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Mayo Clinic
Mayo Clinic
Mayo Clinic
is a nonprofit medical practice and medical research group based in Rochester, Minnesota. It employs more than 4,500 physicians and scientists and 58,400 administrative and allied health staff.[3][4] The practice specializes in treating difficult cases through tertiary care. It spends over $660 million a year on research and employs over 3,000 full-time research personnel.[5][6] William Worrall Mayo
William Worrall Mayo
settled his family in Rochester in 1863 and opened a medical practice that evolved under his sons into Mayo Clinic. Mayo Clinic
Mayo Clinic
is widely regarded as one of the United States' greatest hospitals and ranked No. 1 in the country[7] on the 2016–2017 U.S
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List Of Business Entities
A business entity is an entity that is formed and administered as per corporate law in order to engage in business activities, charitable work, or other activities allowable. Most often, business entities are formed to sell a product or a service. There are many types of business entities defined in the legal systems of various countries. These include corporations, cooperatives, partnerships, sole traders, limited liability company and other specifically permitted and labelled types of entities. The specific rules vary by country and by state or province
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HVAC
Heating, ventilation, and air conditioning (HVAC)[1] is the technology of indoor and vehicular environmental comfort. Its goal is to provide thermal comfort and acceptable indoor air quality. HVAC
HVAC
system design is a subdiscipline of mechanical engineering, based on the principles of thermodynamics, fluid mechanics, and heat transfer
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Arizona
As of 2010English 74.1% Spanish 19.5% Navajo 1.9% Other 4.5 %Demonym Arizonan[1]Capital PhoenixLargest city PhoenixLargest metro Phoenix metropolitan areaArea Ranked 6th • Total 113,990[2] sq mi (295,234 km2) • Width 310 miles (500 km) • Length 400 miles (645 km) • % water 0.35 • Latitude 31°  20′ N to 37° N • Longitude 109°  03′ W to 114°  49′ WPopulation Ranked 14th • Total 6,931,071 (2016 est.)[3] • Density 57/sq mi  (22/km2) Ranked 33rd • Median household income $52,248 [4] (33rd)Elevation • Highest point Humphreys Peak[5][6][7] 12,637 ft (3852 m) • Mean 4,100 ft  (1250 m) • Lowest point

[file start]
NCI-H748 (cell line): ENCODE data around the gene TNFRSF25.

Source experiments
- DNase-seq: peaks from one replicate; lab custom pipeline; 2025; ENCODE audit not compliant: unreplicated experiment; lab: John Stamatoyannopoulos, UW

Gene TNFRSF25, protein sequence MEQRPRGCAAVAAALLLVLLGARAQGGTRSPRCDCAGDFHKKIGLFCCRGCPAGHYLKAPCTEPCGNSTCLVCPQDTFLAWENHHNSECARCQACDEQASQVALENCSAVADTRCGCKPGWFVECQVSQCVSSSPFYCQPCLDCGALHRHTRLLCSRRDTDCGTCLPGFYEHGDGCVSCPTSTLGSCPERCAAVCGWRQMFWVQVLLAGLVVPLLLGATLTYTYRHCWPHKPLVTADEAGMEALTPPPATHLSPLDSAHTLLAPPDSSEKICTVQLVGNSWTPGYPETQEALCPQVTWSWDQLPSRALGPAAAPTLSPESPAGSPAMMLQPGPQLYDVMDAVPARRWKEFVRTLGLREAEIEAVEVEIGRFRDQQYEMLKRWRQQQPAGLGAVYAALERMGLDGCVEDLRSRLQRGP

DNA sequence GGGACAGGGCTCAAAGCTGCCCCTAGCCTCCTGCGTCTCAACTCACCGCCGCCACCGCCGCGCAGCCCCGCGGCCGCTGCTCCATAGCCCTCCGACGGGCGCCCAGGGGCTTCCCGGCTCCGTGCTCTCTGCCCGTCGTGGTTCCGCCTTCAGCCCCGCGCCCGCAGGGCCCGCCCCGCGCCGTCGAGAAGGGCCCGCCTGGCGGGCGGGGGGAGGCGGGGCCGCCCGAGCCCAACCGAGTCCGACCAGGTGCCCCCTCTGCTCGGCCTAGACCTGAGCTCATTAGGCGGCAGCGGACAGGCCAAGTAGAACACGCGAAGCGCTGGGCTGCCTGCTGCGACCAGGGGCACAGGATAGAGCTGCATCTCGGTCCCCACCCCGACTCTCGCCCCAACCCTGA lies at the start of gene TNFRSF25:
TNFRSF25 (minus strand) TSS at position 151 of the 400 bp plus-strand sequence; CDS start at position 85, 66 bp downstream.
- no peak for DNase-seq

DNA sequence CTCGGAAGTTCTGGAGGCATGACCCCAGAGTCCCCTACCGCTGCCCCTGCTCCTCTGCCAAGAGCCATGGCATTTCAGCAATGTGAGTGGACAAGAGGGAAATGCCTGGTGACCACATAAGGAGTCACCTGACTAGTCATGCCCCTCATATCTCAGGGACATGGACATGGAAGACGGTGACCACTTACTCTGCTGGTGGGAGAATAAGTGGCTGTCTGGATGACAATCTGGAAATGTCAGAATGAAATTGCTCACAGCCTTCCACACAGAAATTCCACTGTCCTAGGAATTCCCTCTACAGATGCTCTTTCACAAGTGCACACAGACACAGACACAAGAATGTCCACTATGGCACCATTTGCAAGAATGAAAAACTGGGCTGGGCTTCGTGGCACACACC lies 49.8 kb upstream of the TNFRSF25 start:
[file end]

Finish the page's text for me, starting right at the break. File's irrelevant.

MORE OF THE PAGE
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Wisconsin
Wisconsin
Wisconsin
(/wɪˈskɒnsɪn/ ( listen)) is a U.S. state located in the north-central United States, in the Midwest and Great Lakes regions. It is bordered by Minnesota
Minnesota
to the west, Iowa
Iowa
to the southwest, Illinois
Illinois
to the south, Lake Michigan
Lake Michigan
to the east, Michigan to the northeast, and Lake Superior
Lake Superior
to the north. Wisconsin
Wisconsin
is the 23rd largest state by total area and the 20th most populous. The state capital is Madison, and its largest city is Milwaukee, which is located on the western shore of Lake Michigan
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Non-profit
A non-profit organization (NPO), also known as a non-business entity[1] or non-profit institution,[2] is dedicated to furthering a particular social cause or advocating for a shared point of view. In economic terms, it is an organization that uses its surplus of the revenues to further achieve its ultimate objective, rather than distributing its income to the organization's shareholders, leaders, or members. Non-profits are tax exempt or charitable, meaning they do not pay income tax on the money that they receive for their organization. They can operate in religious, scientific, research, or educational settings. The key aspects of nonprofits is accountability, trustworthiness, honesty, and openness to every person who has invested time, money, and faith into the organization. Nonprofit organizations are accountable to the donors, funders, volunteers, program recipients, and the public community